DNA methylation is an important epigenetic regulatory mechanism that influences genomic stability, gene activation, X-chromosome inactivation and other factors. A change in DNA methylation is usually associated with aging and cellular senescence. DNA methyltransferase 1 (DNMT1) is the most abundant DNA methyltransferase, and it plays an important role in maintaining the established methylation pattern during DNA replication in vertebrates. Although the effect of aging on DNA methylation has been well studied in vertebrates, little research has been conducted in invertebrates, especially in marine bivalves. In this study, we examined global DNA methylation levels in four groups of adult Zhikong scallop Chlamys farreri at different ages. The results showed that both the age and tissue type had a strong effect on the DNA methylation. In addition, a significant decrease in DNA methylation with aging (1-4 years) can be detected in mantle, kidney and hepatopancreas. We further measured the change in DNMT1 transcript abundance using quantitative reverse transcription PCR (qRT-PCR), which revealed that DNMT1 transcription significantly decreased with aging in mantle and hepatopancreas and strongly correlated with DNA methylation ( R = 0.72). Our data provided greater insight into the aging-related decline of DNA methylation, which could aid in gaining a better understanding of the relationship between DNA methylation and the aging process in bivalve mollusks.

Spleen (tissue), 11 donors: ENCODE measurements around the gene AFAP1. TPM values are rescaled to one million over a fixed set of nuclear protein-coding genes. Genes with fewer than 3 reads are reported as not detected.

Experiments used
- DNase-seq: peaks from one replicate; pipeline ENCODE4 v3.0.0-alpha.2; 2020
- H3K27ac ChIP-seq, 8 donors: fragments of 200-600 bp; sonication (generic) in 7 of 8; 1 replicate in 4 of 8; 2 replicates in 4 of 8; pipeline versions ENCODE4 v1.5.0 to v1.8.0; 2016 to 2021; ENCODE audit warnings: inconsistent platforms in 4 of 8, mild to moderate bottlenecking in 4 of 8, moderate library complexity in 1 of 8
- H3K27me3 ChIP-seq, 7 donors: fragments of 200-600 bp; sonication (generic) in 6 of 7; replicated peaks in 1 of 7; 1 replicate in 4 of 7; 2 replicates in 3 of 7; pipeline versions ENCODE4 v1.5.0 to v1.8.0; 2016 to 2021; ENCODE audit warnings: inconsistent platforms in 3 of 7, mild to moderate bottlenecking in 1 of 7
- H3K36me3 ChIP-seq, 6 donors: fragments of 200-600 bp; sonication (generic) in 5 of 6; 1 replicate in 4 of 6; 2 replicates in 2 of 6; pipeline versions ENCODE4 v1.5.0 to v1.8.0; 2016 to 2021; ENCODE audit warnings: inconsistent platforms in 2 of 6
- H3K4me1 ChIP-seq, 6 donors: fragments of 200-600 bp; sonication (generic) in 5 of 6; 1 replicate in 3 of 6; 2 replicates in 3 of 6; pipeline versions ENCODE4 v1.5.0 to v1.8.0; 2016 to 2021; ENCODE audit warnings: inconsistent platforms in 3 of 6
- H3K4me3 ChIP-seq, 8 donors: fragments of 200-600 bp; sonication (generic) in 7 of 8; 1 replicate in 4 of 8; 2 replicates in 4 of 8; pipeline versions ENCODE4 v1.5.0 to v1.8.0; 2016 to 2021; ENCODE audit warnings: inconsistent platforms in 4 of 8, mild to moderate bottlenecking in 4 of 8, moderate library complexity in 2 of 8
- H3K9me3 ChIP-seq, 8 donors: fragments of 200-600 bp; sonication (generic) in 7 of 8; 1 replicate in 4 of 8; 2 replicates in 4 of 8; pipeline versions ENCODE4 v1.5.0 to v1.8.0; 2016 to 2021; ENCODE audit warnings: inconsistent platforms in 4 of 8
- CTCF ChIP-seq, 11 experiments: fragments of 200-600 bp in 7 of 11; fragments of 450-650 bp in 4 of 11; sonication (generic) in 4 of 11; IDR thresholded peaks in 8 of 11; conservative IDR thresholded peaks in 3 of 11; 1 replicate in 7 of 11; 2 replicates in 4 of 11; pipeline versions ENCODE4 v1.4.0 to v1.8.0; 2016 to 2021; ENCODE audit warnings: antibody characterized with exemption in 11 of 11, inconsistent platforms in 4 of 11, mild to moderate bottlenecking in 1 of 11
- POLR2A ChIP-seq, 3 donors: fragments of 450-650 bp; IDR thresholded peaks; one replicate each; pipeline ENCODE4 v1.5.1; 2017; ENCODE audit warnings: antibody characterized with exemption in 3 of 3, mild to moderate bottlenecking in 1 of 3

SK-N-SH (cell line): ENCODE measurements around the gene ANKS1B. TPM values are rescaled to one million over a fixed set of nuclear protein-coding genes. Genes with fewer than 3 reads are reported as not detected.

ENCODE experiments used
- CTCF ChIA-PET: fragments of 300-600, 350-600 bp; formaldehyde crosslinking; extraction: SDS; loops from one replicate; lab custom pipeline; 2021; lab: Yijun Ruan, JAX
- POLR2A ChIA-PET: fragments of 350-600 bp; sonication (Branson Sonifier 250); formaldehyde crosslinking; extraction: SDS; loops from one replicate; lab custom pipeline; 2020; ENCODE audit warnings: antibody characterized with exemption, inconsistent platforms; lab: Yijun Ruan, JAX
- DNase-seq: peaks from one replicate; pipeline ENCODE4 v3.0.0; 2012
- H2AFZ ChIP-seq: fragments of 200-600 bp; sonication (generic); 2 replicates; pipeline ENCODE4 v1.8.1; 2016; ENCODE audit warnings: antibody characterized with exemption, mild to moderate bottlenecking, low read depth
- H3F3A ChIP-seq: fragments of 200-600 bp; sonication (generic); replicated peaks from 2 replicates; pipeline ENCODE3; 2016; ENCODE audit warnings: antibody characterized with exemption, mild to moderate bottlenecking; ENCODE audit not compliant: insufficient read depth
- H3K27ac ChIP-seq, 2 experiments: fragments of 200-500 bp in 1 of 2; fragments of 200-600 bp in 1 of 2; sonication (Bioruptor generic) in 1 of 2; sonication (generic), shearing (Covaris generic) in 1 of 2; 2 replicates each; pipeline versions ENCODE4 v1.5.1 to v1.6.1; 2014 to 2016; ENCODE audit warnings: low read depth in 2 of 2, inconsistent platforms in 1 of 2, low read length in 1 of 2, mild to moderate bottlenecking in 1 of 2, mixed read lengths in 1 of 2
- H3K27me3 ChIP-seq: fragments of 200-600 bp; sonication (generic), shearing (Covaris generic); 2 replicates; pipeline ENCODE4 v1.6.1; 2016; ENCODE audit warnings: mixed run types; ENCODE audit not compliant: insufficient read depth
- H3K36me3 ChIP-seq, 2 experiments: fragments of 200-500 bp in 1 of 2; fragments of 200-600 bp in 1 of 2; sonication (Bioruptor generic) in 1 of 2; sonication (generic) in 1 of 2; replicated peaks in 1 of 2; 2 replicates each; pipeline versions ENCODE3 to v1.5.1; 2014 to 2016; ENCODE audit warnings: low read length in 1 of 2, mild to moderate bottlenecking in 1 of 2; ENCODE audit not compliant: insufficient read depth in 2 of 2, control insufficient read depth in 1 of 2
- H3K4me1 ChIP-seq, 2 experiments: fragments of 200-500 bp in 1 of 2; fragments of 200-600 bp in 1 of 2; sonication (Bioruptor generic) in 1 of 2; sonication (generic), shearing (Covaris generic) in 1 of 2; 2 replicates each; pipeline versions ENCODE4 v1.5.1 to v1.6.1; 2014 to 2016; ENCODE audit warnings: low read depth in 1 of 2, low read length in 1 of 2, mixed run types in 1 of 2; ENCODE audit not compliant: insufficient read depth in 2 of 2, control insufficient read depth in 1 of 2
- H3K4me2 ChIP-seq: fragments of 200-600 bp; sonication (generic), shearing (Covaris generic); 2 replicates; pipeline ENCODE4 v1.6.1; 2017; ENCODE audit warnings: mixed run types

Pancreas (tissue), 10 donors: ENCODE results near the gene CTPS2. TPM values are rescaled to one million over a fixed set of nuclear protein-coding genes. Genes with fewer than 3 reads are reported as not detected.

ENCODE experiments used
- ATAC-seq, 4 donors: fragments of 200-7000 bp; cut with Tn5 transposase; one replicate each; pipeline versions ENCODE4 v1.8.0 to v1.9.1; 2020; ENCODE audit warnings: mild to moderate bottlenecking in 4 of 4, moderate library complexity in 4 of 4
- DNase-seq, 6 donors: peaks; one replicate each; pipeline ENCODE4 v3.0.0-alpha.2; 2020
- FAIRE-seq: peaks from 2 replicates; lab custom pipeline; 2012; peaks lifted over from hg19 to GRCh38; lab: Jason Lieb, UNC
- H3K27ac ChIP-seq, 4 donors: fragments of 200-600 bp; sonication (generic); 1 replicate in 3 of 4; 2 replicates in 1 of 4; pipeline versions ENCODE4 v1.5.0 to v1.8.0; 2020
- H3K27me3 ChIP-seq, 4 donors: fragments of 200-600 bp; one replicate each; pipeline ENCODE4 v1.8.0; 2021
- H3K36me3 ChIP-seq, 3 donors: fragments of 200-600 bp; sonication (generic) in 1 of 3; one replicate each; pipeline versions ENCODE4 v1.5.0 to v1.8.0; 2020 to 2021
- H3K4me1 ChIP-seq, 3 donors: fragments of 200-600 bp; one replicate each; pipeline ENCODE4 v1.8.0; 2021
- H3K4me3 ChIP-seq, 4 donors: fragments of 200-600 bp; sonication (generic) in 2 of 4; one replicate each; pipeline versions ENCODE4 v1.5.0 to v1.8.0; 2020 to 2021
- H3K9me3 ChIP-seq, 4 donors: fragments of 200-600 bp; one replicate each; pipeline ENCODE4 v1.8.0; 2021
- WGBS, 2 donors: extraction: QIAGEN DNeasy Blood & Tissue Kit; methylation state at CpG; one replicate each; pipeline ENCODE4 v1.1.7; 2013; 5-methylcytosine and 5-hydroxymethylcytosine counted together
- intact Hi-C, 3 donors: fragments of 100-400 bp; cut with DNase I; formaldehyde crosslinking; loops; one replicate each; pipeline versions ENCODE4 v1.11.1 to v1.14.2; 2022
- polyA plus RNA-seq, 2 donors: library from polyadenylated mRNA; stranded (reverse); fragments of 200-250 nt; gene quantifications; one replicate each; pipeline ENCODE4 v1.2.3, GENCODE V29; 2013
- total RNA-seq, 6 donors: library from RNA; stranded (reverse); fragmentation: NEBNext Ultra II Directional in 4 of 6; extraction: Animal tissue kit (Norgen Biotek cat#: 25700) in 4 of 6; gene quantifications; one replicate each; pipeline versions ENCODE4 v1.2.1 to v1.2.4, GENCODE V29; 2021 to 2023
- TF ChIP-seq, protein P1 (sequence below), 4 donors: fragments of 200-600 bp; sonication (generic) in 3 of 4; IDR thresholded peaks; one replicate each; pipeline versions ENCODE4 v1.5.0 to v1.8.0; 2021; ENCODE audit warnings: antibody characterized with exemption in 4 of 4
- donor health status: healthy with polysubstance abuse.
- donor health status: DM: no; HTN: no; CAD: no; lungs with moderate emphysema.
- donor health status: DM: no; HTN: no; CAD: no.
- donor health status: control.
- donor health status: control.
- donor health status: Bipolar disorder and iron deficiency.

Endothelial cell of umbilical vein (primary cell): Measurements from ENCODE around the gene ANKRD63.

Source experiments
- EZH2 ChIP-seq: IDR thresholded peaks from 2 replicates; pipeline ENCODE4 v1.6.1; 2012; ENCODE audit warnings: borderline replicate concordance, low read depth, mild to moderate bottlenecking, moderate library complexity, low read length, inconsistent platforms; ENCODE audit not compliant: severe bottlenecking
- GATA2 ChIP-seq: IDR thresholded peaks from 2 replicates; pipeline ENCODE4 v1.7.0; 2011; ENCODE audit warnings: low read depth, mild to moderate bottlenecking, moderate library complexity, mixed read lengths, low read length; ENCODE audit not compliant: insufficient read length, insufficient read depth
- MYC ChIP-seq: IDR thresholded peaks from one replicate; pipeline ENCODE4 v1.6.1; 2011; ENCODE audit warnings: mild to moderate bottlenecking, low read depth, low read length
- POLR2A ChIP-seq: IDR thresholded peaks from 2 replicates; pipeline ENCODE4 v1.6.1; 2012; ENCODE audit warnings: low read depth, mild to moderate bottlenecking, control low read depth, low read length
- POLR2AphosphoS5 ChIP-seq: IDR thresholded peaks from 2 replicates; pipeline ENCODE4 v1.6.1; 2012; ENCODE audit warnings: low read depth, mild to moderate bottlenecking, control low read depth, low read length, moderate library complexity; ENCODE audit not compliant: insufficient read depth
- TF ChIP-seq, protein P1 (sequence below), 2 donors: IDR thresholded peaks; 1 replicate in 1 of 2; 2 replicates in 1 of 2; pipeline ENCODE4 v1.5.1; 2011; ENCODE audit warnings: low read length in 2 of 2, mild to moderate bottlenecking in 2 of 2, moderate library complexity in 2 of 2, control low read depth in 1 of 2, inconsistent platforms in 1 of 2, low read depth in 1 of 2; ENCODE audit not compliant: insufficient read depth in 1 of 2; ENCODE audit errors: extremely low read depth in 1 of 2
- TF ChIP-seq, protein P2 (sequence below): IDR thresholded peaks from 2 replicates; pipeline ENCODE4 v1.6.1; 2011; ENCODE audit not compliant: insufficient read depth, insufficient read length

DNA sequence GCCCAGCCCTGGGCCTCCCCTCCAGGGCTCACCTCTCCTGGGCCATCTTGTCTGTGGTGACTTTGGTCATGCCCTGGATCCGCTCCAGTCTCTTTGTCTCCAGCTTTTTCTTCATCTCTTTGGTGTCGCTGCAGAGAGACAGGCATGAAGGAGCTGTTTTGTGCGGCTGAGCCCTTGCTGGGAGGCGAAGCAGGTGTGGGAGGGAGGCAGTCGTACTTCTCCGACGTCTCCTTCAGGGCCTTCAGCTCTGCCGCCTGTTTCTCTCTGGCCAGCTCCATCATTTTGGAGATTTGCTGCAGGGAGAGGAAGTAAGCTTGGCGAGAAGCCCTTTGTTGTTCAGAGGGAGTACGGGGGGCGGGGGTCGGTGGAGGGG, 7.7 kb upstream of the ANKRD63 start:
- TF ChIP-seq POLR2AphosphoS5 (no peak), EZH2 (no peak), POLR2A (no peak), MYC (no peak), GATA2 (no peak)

14. High-power free-electron laser amplifier using a scalloped electron beam and a two-stage wiggler

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    D. C. Nguyen

    2006-05-01

    Full Text Available High-power free-electron laser (FEL amplifiers present many practical design and construction problems. One such problem is possible damage to any optical beam control elements beyond the wiggler. The ability to increase the optical beam’s divergence angle after the wiggler, thereby reducing the intensity on the first optical element, is important to minimize such damage. One proposal to accomplish this optical beam spreading is to pinch the electron beam thereby focusing the radiation as well. In this paper, we analyze an approach that relies on the natural betatron motion to pinch the electron beam near the end of the wiggler. We also consider a step-tapered, two-stage wiggler to enhance the efficiency. The combination of a pinched electron beam and step-taper wiggler leads to additional optical guiding of the optical beam. This novel configuration is studied in simulation using the MEDUSA code. For a representative set of beam and wiggler parameters, we discuss (i the effect of the scalloped beam on the interaction in the FEL and on the focusing and propagation of the radiation, and (ii the efficiency enhancement in the two-stage wiggler.

  15. Identification and expression analysis of cDNA encoding chitinase-like protein (CLP) gene in Japanese scallop Mizuhopecten yessoensis.

    Science.gov (United States)

    Gao, L; Xu, G J; Su, H; Gao, X G; Li, Y F; Bao, X B; Liu, W D; He, C B

    2014-12-18